Should You Accept a Workers’ Compensation Settlement for Your Office Work Injury?

Whether or not it is in your best interests to accept a settlement in your Orlando, Florida workers’ compensation case depends on your unique circumstances, and is something that you need to discuss with an experienced attorney to make the best decision for you. However, there are many good reasons to consider accepting such a settlement, which we can go over and which you can learn more about from Farah & Farah with a free consultation.

The number one reason that many people choose to accept a workers’ compensation settlement rather than to seek the standard wage and medical benefits is because it takes the stress of the claim off of their shoulders, settles it entirely in one action, and allows them to close that chapter of their lives with peace of mind. This is because you no longer have to deal with a claims adjuster once you settle, you no longer have to see the doctor that your workers’ compensation insurance provider approves, and you no longer have wait for workers’ compensation wage benefits checks to come to you before you can pay your bills.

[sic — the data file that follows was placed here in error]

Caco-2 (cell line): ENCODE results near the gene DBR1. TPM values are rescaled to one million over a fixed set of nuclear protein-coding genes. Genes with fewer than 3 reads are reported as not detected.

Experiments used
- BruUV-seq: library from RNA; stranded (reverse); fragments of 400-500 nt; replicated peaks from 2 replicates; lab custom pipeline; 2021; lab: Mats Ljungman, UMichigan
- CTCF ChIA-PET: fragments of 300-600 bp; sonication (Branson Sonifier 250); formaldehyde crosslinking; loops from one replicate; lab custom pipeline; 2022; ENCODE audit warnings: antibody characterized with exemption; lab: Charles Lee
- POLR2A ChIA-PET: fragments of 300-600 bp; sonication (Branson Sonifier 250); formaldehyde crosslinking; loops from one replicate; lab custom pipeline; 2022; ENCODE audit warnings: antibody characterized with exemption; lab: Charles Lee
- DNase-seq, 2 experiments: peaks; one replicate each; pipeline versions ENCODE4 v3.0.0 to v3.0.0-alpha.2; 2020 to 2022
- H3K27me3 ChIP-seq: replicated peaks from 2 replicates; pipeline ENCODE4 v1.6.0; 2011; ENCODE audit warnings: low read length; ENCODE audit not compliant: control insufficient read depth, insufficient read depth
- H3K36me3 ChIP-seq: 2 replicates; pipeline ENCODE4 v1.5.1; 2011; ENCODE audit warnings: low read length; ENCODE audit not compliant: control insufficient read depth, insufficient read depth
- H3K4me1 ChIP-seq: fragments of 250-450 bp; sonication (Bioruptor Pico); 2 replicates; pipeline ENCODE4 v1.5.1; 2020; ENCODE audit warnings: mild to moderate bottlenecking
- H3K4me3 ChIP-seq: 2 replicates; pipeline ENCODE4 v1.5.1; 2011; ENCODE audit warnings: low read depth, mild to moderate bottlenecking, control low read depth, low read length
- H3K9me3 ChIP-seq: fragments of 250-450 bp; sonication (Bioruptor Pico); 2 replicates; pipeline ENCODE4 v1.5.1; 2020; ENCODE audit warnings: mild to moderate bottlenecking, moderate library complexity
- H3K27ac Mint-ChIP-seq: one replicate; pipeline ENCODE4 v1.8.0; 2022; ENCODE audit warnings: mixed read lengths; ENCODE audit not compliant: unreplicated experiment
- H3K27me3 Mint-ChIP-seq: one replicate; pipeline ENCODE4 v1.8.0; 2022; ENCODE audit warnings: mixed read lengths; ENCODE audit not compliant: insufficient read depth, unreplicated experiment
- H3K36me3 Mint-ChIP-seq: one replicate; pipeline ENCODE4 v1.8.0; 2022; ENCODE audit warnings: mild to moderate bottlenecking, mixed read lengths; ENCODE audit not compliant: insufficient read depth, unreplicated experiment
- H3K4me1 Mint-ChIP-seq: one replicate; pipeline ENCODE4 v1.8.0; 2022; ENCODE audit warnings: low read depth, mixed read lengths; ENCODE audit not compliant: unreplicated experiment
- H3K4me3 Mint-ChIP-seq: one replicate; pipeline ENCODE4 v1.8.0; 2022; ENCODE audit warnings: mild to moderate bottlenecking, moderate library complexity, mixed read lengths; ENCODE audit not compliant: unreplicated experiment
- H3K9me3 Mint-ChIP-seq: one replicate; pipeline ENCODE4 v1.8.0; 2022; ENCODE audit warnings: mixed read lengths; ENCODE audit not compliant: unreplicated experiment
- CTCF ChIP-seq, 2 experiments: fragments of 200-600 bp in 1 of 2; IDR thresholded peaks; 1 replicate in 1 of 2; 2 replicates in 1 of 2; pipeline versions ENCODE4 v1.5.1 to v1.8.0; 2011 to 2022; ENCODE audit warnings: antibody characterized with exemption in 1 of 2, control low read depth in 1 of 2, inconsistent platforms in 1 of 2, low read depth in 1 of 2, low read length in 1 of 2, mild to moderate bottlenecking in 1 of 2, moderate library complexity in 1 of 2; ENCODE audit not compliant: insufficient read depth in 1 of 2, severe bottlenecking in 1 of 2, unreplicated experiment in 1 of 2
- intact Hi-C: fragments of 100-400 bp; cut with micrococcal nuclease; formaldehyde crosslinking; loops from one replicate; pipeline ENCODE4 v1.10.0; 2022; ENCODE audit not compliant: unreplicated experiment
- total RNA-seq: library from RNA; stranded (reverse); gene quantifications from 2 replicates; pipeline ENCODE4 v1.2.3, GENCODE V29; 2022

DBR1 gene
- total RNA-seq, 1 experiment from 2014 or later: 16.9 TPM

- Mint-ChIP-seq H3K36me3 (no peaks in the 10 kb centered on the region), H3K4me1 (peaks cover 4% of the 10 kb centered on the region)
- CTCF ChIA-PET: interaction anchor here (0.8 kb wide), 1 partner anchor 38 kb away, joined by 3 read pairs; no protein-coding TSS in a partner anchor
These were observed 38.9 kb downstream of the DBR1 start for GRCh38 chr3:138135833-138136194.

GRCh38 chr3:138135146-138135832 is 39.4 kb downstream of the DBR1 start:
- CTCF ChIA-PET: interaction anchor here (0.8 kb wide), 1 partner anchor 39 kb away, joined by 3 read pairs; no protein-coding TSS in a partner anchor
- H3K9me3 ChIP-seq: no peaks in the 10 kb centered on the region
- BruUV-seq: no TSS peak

The ability to seek treatment from any doctor you choose is an important benefit for many people who are pursuing a workers’ compensation claim settlement. You may wish to see certain specialists which are not approved for coverage by the standard workers’ compensation medical benefits. It is also important to note that when you can only see an approved physician, you may have to wait longer for appointments and wait to for the insurance company to approve certain treatments and medications. Once you accept a settlement, you can choose any doctor you prefer to see and you won’t have to wait for approval for treatment. You also don’t have to worry about seeking further compensation for your prescriptions, medical devices, and mileage, or approval for these expenses before you can get the things you need.